I originally had all these great ideas for making fun of reviewing my latest Niven-Pournelle Hugo-nominated disaster read, the main one being that I was going to list every single character intro in this 100-and-some-odd number cast, a la Ross Putman @femscriptintros, just to demonstrate how ridiculous and sexist these guys are at character descriptions.
She was about Jeanette’s age, and she would have been pretty if she’d washed her face and put on some lipstick. She was frowning heavily as she drank coffee. (loc. 415).
It would’ve made for a long post, as some of those character descriptions get, er, lingering, but I was up for it.
Abandon all hope… she’s reviewing another NivPourn book.
A comedy: less divine, more contrapasso. Perhaps a small penance for those bloggers who make fun of old classics, including that awesome time-travel story you loved when you were eleven and now you haven’t the social-awareness and maturity to admit to the shortcomings of things you enjoy. I’m sure I had it coming.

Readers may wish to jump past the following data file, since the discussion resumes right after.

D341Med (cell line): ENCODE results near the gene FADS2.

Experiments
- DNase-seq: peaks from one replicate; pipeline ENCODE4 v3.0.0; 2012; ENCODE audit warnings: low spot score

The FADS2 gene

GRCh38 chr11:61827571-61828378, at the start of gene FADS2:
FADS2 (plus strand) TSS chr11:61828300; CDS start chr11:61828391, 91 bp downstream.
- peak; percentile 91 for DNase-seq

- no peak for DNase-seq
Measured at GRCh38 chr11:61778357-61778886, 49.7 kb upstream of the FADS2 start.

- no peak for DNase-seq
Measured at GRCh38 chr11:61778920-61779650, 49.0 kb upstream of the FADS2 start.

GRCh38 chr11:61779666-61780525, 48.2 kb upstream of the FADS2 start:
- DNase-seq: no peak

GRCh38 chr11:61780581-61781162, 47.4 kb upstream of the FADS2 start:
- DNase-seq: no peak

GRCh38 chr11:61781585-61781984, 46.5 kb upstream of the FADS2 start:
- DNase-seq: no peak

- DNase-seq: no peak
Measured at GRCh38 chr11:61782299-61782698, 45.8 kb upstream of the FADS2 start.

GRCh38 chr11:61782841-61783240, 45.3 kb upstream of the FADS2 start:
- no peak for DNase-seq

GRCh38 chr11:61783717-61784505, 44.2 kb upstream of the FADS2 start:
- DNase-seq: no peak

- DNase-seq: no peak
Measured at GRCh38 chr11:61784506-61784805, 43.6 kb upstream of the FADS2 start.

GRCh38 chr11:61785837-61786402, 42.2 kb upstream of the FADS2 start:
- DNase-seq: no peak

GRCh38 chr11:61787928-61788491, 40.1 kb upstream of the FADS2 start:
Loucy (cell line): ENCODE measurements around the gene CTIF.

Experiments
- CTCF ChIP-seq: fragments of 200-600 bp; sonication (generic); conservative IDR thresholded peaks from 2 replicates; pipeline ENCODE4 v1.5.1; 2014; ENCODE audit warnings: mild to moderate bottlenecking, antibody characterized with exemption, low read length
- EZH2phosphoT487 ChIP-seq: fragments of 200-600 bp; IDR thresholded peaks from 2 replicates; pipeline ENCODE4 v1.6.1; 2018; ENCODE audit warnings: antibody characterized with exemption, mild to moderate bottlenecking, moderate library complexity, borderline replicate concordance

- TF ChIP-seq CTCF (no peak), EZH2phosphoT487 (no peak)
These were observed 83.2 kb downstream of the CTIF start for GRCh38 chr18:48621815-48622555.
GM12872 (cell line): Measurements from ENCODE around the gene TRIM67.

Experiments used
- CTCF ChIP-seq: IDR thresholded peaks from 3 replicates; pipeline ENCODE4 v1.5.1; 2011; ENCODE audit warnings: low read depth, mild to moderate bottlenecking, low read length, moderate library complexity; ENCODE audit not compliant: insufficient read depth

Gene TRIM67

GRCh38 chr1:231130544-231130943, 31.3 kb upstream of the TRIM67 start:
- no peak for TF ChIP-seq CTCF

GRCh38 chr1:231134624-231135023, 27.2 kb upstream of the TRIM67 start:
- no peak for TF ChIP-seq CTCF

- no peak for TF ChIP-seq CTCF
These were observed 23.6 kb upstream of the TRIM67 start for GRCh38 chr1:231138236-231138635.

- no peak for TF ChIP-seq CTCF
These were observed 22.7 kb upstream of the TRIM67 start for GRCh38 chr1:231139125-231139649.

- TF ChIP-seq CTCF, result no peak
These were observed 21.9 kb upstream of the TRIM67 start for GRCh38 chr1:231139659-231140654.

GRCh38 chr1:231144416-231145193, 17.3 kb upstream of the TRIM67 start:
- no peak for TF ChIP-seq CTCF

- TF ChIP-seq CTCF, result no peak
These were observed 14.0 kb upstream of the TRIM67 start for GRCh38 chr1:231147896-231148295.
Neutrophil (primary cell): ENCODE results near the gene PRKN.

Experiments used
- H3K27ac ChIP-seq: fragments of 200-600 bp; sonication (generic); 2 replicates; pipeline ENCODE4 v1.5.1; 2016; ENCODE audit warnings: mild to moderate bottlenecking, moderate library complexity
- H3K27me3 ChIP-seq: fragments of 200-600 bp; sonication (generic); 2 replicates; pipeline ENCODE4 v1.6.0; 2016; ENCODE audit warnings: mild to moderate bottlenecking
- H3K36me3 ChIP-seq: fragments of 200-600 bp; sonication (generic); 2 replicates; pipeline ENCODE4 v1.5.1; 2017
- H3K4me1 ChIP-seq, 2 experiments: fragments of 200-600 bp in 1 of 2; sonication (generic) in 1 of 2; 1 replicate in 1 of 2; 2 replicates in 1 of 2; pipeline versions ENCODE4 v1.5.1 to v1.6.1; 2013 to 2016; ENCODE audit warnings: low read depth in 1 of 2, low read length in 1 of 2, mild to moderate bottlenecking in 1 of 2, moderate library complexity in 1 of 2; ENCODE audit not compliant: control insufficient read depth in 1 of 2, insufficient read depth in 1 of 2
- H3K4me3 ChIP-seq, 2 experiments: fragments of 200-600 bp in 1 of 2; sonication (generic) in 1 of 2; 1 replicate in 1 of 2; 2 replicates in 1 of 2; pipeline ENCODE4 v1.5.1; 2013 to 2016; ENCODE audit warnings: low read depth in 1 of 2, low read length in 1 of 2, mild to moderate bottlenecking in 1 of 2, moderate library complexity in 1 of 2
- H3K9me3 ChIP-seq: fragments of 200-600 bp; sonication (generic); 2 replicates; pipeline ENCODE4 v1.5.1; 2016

In Inferno, Larry and Jerry’s 1975 novel serialized in Galaxy, science fiction writer Allen Carpenter (Jesus reference! Jesus reference!) dies after a drunken fall at a science fiction convention. He recovers to find himself in a timeless void until his guide, some guy named Benito, rescues him from a bottle and takes him through the vestibule and into the ten circles of Hell. The rational, agnostic Carpenter prefers to think he’s in a far-future theme park called Infernoland. Modeled off of Dante Alighieri’s Inferno and C.S. Lewis’ The Great Divorce, Niven and Pournelle parody the pedantic mindset of the Hard sci-fi writer.
But, when even Larry Niven and Jerry Pournelle are surprised by the success of one of their books, you know you have stumbled upon an INSIGNIFICANT MOMENT OF GENRE HISTORYYYYY. Continue reading →